Hunting with Kids and Technology
Humans have always used the latest technology while hunting. It’s what we do. When I was a kid, my uncle gave me a compass he’d used for 20 years and I used it for ten years after that. I still keep it as a backup to my GPS because it doesn’t need a battery. To be honest, I’ve always had a great sense of direction in the woods so I rarely used the compass. But at the time I thought it was pretty neat and never went afield without it.
The years passed and my daughter and I began hunting together. I spent time teaching her to use a GPS receiver and she paid about as much attention to my instructions as I paid to my uncle’s. But she quickly outpaced me with the unit. Technology is such a big part of young people’s lives today that it is tough to engage them unless something with a battery is involved (flashlights don’t count anymore).
We hunt big country out here in Montana. Having the GPS with an onXmaps chip not only engaged my daughter because it gave her the ability to digitally explore the area around us, but it gave us opportunities we wouldn’t have had otherwise. With the effective use of waypoints we could split u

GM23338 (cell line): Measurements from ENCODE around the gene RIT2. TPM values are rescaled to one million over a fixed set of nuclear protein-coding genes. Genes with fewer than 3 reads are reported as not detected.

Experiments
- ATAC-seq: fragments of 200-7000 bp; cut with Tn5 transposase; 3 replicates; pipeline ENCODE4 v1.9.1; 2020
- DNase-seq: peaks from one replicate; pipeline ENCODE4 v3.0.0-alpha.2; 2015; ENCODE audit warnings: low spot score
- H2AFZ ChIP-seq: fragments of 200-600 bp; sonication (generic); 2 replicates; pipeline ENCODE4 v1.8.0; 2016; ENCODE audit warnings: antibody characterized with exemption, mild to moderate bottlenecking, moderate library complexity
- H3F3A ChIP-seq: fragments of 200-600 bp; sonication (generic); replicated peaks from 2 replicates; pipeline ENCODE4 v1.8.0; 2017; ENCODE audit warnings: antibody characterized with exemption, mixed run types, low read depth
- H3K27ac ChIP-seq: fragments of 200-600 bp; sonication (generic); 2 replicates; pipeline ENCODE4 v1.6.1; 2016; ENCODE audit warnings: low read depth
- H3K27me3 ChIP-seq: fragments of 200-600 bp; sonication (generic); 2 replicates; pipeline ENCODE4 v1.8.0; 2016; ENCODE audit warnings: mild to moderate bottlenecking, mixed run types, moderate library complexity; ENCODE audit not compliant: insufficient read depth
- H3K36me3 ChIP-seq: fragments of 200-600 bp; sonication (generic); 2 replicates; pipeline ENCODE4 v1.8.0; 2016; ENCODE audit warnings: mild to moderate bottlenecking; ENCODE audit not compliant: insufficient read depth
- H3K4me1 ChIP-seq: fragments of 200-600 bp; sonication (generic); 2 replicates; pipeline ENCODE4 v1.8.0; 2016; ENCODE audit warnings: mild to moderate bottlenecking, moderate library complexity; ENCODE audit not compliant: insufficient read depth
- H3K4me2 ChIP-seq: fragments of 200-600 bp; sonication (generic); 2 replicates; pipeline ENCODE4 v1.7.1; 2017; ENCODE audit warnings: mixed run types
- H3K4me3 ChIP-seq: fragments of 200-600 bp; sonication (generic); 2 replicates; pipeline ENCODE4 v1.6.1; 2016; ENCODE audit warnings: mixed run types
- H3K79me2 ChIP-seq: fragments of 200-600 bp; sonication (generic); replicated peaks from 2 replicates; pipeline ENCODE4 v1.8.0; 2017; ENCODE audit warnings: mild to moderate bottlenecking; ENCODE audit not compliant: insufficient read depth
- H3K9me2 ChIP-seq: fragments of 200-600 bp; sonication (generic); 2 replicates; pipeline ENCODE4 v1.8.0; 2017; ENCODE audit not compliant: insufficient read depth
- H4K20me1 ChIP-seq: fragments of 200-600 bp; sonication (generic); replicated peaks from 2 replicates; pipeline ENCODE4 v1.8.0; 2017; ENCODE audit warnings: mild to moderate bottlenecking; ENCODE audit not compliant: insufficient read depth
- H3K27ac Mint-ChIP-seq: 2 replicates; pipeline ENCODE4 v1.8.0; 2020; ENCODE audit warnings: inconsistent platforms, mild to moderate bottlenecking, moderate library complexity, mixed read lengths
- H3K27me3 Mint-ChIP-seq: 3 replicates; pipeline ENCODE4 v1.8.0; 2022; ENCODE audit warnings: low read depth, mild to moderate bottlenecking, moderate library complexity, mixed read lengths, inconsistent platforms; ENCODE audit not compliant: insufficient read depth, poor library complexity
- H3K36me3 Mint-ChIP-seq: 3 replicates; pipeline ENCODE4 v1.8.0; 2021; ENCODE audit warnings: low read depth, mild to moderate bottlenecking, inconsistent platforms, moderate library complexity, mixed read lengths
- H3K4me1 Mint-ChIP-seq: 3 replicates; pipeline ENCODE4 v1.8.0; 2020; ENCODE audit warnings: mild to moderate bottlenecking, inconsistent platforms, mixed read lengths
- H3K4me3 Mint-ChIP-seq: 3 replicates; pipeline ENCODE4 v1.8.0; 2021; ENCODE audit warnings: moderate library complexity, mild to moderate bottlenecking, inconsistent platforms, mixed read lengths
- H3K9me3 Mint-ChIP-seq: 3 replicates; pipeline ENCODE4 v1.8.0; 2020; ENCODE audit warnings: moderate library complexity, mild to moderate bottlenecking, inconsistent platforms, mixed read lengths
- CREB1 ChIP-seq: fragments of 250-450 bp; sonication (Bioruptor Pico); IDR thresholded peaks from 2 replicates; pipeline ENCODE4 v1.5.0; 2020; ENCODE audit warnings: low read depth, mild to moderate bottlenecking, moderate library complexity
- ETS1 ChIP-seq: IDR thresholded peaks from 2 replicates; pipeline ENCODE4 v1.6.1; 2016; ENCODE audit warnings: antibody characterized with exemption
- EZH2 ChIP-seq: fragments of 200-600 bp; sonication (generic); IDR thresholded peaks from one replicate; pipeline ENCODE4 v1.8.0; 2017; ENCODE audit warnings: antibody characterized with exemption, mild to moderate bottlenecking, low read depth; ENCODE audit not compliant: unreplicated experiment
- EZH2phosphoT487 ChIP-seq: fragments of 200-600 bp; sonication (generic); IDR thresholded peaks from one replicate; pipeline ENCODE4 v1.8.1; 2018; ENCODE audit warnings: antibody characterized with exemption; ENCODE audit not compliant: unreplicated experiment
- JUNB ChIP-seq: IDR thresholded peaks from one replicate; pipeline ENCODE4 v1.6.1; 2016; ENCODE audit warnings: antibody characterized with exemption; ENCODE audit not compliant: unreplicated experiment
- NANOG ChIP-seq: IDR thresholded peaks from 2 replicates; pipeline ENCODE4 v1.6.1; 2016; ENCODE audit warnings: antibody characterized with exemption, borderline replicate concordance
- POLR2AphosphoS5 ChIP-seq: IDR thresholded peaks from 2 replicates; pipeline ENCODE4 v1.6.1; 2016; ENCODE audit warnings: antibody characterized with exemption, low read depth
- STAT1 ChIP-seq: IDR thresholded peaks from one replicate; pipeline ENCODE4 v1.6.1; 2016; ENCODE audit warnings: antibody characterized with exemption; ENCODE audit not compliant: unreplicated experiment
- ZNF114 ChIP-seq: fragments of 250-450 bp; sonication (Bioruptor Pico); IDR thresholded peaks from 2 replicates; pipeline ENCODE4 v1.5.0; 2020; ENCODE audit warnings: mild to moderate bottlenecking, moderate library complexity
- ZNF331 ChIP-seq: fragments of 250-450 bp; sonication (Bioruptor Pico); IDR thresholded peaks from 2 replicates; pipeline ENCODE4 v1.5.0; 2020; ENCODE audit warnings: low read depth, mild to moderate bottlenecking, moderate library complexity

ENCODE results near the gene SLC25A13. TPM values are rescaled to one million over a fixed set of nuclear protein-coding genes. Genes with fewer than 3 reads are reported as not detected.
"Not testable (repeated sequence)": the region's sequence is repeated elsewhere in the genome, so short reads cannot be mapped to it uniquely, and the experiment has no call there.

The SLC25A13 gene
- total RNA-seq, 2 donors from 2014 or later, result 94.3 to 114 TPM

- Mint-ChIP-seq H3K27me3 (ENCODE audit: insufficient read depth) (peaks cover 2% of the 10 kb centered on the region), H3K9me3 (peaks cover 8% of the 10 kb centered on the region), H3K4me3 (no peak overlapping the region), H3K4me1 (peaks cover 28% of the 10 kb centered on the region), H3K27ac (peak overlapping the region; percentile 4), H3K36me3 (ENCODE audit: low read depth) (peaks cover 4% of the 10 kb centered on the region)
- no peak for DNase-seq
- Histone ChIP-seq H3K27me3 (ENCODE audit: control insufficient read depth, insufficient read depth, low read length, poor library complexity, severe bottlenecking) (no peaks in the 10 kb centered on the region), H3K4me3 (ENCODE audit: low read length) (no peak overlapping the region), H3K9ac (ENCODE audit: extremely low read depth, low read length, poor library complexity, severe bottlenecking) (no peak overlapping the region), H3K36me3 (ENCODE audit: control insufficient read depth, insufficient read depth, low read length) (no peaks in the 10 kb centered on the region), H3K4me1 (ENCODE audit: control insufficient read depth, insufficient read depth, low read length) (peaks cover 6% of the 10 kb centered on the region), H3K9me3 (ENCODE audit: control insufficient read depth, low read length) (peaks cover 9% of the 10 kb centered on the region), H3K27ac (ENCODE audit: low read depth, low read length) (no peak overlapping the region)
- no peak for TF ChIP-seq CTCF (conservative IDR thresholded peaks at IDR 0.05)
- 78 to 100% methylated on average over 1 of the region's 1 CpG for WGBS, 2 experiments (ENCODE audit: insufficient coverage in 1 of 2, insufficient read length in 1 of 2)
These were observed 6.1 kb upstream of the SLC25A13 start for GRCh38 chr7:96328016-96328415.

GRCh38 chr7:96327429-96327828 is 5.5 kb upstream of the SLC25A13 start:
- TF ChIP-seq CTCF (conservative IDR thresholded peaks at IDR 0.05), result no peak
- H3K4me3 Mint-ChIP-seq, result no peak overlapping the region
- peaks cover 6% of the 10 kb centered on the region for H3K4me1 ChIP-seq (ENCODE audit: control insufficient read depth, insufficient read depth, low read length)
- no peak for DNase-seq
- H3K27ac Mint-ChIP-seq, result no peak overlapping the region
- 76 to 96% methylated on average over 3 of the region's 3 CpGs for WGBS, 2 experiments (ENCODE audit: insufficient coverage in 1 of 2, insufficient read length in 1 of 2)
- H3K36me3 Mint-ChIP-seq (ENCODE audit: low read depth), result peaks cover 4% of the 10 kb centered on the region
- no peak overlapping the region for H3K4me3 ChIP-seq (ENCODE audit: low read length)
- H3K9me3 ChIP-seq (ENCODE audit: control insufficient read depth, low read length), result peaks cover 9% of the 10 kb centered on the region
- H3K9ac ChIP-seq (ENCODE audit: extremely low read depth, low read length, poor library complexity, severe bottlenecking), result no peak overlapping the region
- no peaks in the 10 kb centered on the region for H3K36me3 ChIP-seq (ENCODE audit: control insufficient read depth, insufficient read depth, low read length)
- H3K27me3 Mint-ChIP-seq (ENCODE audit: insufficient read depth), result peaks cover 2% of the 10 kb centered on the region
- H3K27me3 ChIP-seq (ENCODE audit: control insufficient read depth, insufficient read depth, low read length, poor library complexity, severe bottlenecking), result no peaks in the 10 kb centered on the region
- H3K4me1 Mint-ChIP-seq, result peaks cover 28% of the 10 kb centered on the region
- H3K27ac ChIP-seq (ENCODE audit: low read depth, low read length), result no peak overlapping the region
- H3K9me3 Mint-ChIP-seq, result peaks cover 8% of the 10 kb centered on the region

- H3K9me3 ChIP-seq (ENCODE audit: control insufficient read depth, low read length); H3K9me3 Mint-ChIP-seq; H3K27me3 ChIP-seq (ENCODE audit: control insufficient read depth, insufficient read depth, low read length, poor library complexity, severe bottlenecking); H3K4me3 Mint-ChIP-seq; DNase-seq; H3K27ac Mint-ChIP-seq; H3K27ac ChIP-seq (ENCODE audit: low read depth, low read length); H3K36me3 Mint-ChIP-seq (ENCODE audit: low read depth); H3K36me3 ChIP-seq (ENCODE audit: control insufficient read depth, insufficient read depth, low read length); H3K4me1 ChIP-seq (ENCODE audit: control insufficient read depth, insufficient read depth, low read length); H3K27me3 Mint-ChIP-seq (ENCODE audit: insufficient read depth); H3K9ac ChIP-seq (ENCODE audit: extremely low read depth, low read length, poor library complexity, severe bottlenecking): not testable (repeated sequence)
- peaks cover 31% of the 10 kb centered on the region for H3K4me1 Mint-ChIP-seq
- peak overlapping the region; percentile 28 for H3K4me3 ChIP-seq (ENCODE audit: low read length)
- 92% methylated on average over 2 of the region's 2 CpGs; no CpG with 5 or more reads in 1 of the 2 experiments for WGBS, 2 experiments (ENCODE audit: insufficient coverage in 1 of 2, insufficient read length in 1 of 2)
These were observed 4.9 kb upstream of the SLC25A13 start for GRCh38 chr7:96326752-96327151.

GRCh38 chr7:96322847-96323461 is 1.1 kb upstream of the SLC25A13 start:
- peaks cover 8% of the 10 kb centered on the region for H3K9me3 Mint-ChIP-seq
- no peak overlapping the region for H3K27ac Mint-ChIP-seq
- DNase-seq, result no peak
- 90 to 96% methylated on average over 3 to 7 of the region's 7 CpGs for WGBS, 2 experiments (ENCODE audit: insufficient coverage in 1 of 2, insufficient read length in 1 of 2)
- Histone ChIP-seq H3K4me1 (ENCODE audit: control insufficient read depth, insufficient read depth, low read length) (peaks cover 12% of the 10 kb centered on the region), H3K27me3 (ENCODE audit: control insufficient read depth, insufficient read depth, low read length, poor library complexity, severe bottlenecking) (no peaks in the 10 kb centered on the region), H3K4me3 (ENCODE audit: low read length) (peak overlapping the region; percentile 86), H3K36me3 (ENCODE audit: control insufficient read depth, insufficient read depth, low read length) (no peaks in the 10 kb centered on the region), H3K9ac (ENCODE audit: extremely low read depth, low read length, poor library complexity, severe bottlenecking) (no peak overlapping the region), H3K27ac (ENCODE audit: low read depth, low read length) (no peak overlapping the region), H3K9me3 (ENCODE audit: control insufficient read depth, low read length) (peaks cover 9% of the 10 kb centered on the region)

p and meet precisely at a location a few hours later. The GPS allowed me to send her down roads on her mountain bike and pick her up later. The technology really allowed us to hunt effectively.
Youth and teens crave autonomy. I recall being sent alone and how much more I enjoyed that than just following my uncle’s steps knowing he’d likely take the shot if we saw something. I remember how much more fun it was to be on my own. Without a compass I’d have never had that experienc and without a GPS my daughter wouldn’t have had it.
In retrospect, when I was sent to push a draw or a stand of timber I really wish we would have had SafeShoot when I was a youth hunter. It was a tried and true method of moving animals and is still used in much of the world, but a SafeShoot would have been a good idea. Even though we have lots of room to roam out here, I can think of one afternoon hunt with my daughter where she got on elk and surprised me where she turned up that I would have preferred to have SafeShoot.
Today we live in a world where kids are fixated ontechnology and where the press magnifying the dangers of guns. We need to adapt if we’re going to keep these youngsters afield with us. Get them a GPS unit and why not meet them halfway by engaging a little technology that just happens to make them safer? A SafeShoot device.